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Economists hold CPI data up to the light

AAP logoAAP 28/10/2016 Garry Shilson-Josling, Economist

Inflation figures have given economists plenty to talk about as the Reserve Bank's next interest rate decision looms.

Expectations for a rate cut are low, with futures prices putting the chance of a cut on Melbourne Cup day at just four per cent, and just 10 per cent by Christmas.

That's despite figures on Tuesday showing the consumer price index (CPI) rose just 1.3 per cent over the year to June, with underlying measures averaging 1.5 per cent.

UBS economists Scott Haslem, George Tharenou and Jim Xu stuck by their research that had flagged underlying inflation's move below the RBA's two to three per cent target range this year, and now expect it to stay sub-target until early 2018.

"With the RBA's recent heightened focus on financial stability, and flagged patience in returning to the inflation target, we see our forecasts as consistent with the RBA remaining on hold until at least the end of 2017," they said.

That willingness to allow inflation to stray for an extended time was noted by most economists after the CPI figures.

"It's called 'flexible' inflation targeting for a reason," HSBC's Paul Bloxham said.

"Importantly, however, although inflation was below target, it was in line with the RBA's own set of forecasts (published in August), which had underlying inflation at 1.5 per cent in Q4."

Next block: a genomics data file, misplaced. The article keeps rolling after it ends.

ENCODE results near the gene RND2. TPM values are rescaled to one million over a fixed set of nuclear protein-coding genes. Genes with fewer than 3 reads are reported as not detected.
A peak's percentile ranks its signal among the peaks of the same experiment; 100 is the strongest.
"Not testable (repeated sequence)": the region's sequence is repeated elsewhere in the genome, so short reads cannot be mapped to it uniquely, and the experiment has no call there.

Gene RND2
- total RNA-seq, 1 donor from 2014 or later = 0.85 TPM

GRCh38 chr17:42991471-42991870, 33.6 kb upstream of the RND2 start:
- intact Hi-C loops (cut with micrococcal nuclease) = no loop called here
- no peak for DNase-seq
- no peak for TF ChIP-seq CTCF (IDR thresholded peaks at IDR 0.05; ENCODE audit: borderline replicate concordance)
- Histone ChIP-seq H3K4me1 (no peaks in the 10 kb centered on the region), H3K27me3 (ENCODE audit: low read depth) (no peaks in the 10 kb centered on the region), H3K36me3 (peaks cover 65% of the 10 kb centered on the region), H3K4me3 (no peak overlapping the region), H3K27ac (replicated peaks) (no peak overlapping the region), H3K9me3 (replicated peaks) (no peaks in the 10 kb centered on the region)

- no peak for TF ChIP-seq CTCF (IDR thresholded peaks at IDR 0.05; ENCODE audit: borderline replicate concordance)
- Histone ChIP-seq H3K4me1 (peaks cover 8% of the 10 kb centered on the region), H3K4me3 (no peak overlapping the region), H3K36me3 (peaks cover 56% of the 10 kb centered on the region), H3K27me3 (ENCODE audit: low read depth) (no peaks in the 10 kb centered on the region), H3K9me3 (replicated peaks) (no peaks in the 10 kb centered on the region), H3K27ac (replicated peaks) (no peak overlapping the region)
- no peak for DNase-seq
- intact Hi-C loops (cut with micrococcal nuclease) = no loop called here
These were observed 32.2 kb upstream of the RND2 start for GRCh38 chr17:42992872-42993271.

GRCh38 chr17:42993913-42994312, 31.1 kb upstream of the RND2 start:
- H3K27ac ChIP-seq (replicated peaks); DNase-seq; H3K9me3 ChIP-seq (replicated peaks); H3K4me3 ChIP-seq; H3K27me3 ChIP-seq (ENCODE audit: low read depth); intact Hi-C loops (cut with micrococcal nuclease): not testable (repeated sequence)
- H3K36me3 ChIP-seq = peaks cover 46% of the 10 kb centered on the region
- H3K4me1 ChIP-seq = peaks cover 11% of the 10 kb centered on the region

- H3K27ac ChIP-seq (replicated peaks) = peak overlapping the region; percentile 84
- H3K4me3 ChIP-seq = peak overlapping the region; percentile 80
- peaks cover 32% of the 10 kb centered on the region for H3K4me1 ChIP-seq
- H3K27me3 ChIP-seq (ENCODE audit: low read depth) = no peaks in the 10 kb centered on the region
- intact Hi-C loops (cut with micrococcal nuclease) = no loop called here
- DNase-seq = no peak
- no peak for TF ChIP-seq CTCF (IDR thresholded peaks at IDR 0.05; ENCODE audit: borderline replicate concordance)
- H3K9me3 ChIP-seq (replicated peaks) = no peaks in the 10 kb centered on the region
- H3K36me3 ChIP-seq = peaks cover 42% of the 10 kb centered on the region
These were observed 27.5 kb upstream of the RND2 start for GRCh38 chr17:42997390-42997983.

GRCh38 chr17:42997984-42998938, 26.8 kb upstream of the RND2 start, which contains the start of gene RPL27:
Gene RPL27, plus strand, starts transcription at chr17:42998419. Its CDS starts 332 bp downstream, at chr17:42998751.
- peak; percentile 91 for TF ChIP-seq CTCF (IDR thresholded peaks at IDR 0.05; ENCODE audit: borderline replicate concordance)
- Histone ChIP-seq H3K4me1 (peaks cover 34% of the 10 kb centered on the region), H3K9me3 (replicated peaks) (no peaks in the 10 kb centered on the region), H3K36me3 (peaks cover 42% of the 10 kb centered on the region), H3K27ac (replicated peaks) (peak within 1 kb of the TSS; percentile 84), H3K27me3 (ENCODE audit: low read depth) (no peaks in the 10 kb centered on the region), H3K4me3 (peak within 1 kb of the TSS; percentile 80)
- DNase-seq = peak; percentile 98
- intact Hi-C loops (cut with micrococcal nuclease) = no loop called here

What's more, recent indicators were consistent with "solid" economic growth, Mr Bloxham said.

ANZ senior economist Jo Masters said the figures showed inflation remained soft and weakness in prices widespread.

She expects the RBA to lower its inflation forecasts with its quarterly update in the Statement on Monetary Policy at the end of next week, and to stick with an "easing bias".

"That said, we think that the inflationary pressures are stabilising and that the RBA will remain on hold with the cash rate stuck at 1.5 per cent over our forecast period," Ms Masters said.

Nomura's Andrew Ticehurst summed up the view that low inflation allowed, but hardly demanded, a rate cut.

"In our opinion, the Q3 numbers were neither low enough to lead to a rate cut as soon as November, nor high enough to take a further rate cut off the table," he said.

St George Bank's Besa Deda was more willing to consider that the RBA might lower the cash rate on Melbourne Cup day.

"Persistently low inflation and further signs of slack in the labour market suggests a strong case exists for a further rate cut," she said.

She acknowledged that the latest CPI figures were not out of line with the RBA's August forecasts and that the latest figures might not be weak enough.

"With some hesitation, we continue to expect that the RBA will lower official interest rates by 25 basis points when it meets next week on Tuesday, but admit that it will be a very close call," Ms Deda said.

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